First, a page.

B. Drought Vulnerability Assessment
All the classes of the above generated five choropleth maps, which were ranked according to the vulnerability of each class to drought as mentioned in Table 1. Using these thematic layers, a weighed overlay analysis was carried out to prepare a drought vulnerability map. The weighted overlay technique was applied to integrate the diverse and dissimilar thematic maps to create an integrated analysis to derive the drought vulnerability map. The drought vulnerability of each thematic map was evaluated by considering the influence of each parameter on water availability and scarcity. The drought vulnerability of the study area was classified into five vulnerable classes. Village boundaries were digitized from geo-referenced cadastral maps obtained from the land survey office, Hyderabad. The village boundary map was then overlapped over the drought vulnerability map to show the degree of vulnerability of each village to drought. The drought vulnerability of each village was color-coded in red, orange, yellow, light green and green for easy understanding.
IV. RESULTS AND DISCUSSION
The 10 years average annual rainfall variation map was presented in Figure 2. It is evident from the figure that the regions around Wanaparty and Mahabubnagar have better rainfall, while other regions around Bhoothpur, Addakal, Ghanpur, Peddamandadi and Gopalpet received very low rainfall. The Devarkadra and Kothakota regions received moderate rainfall.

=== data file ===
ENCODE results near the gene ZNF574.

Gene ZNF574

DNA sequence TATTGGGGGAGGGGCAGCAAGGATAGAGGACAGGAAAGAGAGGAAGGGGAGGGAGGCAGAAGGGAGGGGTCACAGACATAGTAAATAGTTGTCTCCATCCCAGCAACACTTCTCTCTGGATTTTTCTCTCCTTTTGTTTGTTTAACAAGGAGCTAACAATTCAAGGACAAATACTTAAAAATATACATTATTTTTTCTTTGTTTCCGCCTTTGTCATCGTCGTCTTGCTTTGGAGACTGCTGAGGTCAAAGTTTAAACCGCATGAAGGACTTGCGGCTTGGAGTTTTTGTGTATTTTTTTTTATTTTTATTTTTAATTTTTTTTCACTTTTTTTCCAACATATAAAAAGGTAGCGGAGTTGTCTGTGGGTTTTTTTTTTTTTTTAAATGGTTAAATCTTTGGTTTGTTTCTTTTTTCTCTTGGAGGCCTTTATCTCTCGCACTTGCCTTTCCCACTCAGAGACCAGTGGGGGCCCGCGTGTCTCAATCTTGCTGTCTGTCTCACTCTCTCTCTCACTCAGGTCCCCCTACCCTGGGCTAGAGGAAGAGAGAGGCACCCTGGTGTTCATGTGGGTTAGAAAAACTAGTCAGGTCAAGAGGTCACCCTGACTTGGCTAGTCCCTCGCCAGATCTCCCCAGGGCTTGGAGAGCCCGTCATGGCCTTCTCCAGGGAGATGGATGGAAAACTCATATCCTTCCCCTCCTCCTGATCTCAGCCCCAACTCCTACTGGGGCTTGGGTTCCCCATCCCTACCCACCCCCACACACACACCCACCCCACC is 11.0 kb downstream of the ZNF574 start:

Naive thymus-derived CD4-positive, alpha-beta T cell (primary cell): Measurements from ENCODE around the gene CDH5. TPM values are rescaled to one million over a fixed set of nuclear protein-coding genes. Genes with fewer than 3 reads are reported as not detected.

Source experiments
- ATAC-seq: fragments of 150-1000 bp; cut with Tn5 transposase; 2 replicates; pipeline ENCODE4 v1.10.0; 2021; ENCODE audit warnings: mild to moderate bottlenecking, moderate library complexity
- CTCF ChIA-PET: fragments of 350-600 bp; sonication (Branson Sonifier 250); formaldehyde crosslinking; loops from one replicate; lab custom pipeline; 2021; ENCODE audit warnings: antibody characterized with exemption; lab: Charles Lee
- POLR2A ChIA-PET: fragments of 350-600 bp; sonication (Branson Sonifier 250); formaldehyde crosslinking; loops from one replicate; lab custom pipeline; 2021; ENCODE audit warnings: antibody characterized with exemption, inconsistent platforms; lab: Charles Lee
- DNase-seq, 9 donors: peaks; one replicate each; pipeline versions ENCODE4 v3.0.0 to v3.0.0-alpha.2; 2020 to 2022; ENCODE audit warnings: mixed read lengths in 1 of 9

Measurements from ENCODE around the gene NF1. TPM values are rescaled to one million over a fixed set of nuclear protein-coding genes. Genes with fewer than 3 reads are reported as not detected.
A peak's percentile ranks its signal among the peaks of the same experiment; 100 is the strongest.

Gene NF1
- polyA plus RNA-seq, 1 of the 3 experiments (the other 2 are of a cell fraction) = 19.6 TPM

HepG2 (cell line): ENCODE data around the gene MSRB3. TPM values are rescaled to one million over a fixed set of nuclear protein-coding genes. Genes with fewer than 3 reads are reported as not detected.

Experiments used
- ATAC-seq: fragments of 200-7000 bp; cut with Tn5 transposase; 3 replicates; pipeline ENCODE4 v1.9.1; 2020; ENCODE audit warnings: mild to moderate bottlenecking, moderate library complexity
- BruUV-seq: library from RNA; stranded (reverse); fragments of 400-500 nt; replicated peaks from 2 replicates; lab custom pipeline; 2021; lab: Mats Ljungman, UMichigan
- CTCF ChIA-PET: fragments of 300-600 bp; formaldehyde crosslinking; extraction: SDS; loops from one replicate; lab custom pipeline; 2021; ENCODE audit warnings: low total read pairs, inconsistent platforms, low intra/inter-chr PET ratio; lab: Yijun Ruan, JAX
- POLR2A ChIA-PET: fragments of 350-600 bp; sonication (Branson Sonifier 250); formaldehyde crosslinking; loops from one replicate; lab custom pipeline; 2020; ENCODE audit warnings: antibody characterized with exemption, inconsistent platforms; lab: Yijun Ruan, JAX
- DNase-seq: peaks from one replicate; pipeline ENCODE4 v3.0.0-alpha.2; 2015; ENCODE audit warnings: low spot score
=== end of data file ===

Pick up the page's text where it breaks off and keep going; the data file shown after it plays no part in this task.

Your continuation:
A. Land use
The integrated unsupervised and supervised classification carried out on the Landsat imagery had 12 generalized classes (Figure 6). The different land use/ land cover classes and their area in percentage of the total area of watershed in square kilometers were shown in Table 2. Agriculture is primarily rain-fed with a kharif area cultivation of 28.55% of the basin. More than one third of the basin is left fallow (36.75 %) during kharif due to lack of rainfall.
B. Drought Vulnerability
Thematic maps of rainfall variability, soil, drainage density, topography and land use or land cover were analyzed using weighted overlay analysis to demarcate the drought vulnerability of the study area. The study area was classified into five vulnerable classes from very highly vulnerable, highly vulnerable, medium vulnerable, low vulnerable to very low vulnerable regions (Fig. 7).
The figure revealed that Addakal, Ghanpur, Peddamandadi, Gopalpet and Bhootpur regions are very highly or extremely vulnerable to drought, primarily due to very low rainfall occurrence, lack of surface water storage, poor soils having low water holding capacity, high elevated topography and very sparse drainage. The Kothakota and Devarkadra regions experienced high-to-moderate drought vulnerability, with moderate rainfall, and comparatively better surface water storage, having gravelly loam soils. Open scrub, stone waste, and boulders are highly vulnerable whereas fallow lands with loamy soils are regions that are moderately vulnerable to drought. The Mahabubnagar and Wanaparthy regions receive relatively good rainfall, having very low or low vulnerability to drought with good surface water storage and water holding soils like cracking clay, and clayey soils. The regions with extremely high risk to drought, concentrated in the north, north-west, north-east and center part of the basin, corresponded very well, with kharif fallow lands that were not cultivated primarily due to lack of rainfall. Satellite imagery and ground truth information has also shown the surface water bodies in the red colored villages were either dry or infested with vegetation and accumulated with silt. The basin is dominated by fallow lands and kharif crop cultivation with 36.75% and 28.55%, respectively.